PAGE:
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    Bench Power Supplies & Sources

    This handy piece of equipment is used when a power source is required that can be set up on the workbench, with its own power cord and method of output connection. They're useful in electronics for applications such as testing circuits that need a power source at different voltages.

    Variable power supplies

    Bench power supplies are available in variable or fixed voltage. A variable power supply will offer the ability to adjust the output, be that voltage, resistance, current or power and is ideal where versatility is required in an application, such as circuit testing. Variable power supplies have a feature called Current Limiting so it will shut down or limit current to the maximum rating. They normally have controls to allow the change of current from zero to the specified maximum current which helps to protect components.

    Linear and switching power supplies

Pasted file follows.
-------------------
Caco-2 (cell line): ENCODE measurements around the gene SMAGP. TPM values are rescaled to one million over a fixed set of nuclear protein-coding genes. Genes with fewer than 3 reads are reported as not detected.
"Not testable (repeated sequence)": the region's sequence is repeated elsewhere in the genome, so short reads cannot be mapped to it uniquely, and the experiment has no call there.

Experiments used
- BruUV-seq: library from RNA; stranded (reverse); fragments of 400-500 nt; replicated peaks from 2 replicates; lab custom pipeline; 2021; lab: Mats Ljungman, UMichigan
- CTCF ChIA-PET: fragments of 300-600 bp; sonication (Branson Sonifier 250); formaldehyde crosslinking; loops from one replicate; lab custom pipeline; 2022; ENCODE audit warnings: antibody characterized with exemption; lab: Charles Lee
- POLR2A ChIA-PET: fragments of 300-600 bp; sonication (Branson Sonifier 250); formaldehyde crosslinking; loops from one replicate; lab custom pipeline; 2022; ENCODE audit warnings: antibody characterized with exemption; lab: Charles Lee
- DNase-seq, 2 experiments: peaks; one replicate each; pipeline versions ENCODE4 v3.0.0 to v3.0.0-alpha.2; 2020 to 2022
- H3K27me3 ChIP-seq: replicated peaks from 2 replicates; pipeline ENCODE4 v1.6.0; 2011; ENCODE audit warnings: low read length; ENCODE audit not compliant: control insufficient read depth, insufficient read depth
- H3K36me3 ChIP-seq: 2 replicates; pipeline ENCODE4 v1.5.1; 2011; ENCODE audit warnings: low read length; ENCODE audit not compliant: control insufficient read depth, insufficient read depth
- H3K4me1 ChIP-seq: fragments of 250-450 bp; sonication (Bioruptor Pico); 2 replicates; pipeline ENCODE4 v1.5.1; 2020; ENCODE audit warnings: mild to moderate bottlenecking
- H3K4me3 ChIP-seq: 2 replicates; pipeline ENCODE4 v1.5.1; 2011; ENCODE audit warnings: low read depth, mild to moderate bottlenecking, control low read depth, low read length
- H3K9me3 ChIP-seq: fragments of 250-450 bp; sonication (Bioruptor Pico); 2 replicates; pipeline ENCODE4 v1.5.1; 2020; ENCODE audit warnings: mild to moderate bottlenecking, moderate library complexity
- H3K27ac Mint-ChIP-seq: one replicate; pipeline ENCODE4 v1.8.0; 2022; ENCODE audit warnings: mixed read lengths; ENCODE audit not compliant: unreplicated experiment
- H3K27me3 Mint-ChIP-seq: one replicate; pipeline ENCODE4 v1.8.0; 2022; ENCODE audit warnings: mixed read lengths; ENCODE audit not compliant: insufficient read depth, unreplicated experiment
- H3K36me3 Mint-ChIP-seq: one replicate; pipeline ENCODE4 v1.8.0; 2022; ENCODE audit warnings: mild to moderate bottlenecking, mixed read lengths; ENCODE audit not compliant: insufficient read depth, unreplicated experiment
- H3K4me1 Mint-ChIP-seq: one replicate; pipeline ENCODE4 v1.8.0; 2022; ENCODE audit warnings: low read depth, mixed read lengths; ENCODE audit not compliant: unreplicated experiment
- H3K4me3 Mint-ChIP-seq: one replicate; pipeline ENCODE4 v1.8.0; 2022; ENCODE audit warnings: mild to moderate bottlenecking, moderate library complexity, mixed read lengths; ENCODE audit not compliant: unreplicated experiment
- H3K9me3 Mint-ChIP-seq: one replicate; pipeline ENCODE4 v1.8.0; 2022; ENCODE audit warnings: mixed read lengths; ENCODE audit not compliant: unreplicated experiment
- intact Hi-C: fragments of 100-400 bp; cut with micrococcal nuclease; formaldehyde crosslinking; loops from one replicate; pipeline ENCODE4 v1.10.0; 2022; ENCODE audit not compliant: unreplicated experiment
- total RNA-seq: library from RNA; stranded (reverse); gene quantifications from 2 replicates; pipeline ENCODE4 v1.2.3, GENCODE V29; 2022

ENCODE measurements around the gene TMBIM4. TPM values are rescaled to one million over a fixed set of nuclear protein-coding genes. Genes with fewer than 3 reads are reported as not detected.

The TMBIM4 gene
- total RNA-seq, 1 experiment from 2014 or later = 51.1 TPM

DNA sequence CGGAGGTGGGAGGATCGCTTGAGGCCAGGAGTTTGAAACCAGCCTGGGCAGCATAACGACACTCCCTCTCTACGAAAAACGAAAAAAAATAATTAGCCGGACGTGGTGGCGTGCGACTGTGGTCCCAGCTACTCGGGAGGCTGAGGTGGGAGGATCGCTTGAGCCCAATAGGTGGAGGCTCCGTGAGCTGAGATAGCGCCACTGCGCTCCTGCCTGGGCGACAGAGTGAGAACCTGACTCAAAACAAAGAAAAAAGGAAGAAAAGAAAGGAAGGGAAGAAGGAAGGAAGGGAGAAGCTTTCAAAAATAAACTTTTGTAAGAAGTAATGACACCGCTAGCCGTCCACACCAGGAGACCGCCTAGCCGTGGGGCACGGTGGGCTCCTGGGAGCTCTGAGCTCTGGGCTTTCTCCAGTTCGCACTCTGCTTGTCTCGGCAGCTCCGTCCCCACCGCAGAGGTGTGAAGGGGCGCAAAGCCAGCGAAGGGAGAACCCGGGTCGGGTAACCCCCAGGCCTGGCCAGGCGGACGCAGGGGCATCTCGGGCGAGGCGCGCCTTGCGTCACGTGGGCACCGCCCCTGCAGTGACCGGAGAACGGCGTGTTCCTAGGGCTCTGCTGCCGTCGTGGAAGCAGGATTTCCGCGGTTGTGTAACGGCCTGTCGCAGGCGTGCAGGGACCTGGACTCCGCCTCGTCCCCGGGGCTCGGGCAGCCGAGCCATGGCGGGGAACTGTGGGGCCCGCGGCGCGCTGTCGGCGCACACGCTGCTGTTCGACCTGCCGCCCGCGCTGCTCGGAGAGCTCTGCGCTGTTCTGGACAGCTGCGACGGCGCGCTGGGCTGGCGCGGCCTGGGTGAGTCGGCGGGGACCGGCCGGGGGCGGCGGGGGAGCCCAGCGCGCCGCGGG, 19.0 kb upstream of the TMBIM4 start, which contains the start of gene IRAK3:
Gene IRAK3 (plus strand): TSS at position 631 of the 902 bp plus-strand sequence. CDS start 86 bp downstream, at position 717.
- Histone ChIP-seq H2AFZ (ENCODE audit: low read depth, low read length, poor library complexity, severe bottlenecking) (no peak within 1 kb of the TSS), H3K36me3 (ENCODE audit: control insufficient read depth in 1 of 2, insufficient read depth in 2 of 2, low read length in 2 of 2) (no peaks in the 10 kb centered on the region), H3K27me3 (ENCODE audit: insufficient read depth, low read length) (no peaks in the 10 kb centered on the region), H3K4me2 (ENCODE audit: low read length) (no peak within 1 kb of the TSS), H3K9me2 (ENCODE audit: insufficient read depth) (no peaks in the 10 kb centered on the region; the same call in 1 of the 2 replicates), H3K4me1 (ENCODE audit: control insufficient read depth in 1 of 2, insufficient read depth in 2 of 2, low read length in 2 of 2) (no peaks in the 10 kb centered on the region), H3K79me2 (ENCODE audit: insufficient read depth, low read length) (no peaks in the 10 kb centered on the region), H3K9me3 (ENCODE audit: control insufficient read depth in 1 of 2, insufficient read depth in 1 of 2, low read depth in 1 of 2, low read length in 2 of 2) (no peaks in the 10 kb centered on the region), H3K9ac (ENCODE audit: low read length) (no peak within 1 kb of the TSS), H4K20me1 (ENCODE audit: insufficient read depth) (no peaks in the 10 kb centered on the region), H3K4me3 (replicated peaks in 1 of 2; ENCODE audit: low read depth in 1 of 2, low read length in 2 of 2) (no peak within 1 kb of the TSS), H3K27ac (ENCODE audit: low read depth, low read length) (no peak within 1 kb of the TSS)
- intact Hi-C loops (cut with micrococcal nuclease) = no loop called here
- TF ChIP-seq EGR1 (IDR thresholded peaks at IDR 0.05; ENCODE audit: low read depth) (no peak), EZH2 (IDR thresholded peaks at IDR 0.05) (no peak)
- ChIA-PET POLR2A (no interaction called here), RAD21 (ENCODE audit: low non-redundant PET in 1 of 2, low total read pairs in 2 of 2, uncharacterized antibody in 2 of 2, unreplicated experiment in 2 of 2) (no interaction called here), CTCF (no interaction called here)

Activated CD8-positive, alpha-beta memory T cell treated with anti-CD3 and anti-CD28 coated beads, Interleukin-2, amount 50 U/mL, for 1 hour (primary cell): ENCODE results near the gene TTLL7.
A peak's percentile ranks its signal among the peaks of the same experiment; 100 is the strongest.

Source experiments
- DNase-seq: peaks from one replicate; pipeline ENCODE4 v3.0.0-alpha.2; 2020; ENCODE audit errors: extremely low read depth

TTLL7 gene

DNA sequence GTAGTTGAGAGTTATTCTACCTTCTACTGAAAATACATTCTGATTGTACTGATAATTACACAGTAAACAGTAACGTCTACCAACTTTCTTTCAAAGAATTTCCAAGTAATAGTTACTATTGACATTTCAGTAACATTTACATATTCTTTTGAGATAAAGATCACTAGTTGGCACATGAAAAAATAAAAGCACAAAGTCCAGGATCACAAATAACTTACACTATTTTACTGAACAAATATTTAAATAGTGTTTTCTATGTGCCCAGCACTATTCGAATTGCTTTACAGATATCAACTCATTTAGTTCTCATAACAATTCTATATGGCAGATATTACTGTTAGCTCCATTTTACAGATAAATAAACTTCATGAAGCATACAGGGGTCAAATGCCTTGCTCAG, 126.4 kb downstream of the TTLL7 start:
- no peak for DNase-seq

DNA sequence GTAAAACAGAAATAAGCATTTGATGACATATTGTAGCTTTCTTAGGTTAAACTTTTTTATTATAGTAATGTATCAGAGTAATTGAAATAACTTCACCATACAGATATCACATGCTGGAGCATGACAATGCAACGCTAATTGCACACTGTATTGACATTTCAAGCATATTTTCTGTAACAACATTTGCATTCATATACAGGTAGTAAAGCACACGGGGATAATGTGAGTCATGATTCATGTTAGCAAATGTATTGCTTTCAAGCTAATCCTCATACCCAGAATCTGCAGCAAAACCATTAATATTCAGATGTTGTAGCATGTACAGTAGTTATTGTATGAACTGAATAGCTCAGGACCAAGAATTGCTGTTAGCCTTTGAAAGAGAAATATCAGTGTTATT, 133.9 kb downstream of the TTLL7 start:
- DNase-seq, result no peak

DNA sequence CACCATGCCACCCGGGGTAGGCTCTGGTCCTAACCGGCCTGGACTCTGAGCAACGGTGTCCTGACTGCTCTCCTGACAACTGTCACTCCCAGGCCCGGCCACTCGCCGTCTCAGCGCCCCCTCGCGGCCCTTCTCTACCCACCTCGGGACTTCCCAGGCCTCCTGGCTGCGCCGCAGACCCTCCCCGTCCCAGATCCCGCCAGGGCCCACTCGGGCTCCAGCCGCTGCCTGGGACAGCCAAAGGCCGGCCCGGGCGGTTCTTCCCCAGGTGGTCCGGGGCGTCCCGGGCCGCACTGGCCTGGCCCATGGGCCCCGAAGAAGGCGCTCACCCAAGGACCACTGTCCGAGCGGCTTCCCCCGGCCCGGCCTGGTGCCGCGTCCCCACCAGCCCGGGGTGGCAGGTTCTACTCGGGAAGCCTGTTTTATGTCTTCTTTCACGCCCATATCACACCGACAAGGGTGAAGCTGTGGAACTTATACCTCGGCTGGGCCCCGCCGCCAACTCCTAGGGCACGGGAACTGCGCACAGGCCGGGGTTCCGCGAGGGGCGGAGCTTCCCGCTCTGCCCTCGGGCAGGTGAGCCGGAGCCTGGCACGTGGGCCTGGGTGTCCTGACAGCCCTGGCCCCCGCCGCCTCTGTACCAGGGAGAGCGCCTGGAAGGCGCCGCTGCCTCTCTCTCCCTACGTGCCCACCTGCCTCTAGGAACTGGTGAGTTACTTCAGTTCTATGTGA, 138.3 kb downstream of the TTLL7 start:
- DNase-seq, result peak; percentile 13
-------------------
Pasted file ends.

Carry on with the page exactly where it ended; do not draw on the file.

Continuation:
Bench power supplies are available in two different designs:

    • Linear Power Supplies – electrical or ripple noise is lower and easier to contain. Linear power supplies are more suitable for powering sensitive circuitry and generate more heat, resulting in lower energy efficiency. Linear supplies are heavier because the 50 Hz or 60 Hz transformer and associated filters are physically larger.
    • Switching Power Supplies – normally a better option for portable applications and they are lighter and more compact units. Switch-mode power supplies start out the same way as Linear, rectifying and filtering AC line input voltage, however they "switch" the DC into high-frequency AC. Switching power supplies can also tolerate small losses of power without affecting output, unlike Linear power supplies and be more energy efficient.

    Choosing a Bench Power Supply

    Wondering how many channels you need? Will depend on how many supplies you want to use simultaneously, but at least two channels are normal practise for a bench power supply.

    • Energy efficiency – normally detailed in the specifications or supplier's datasheet.
    • Line Regulation – Expressed as a percentage, this shows change in the output voltage relative to changes in the input line voltage.
    • Load Regulation – is the measure to ensure that the output voltage is constant despite load variations. A good load regulation ensures that output voltage doesn't fluctuate when loads increase or are removed. This is important where test results cannot be repeated.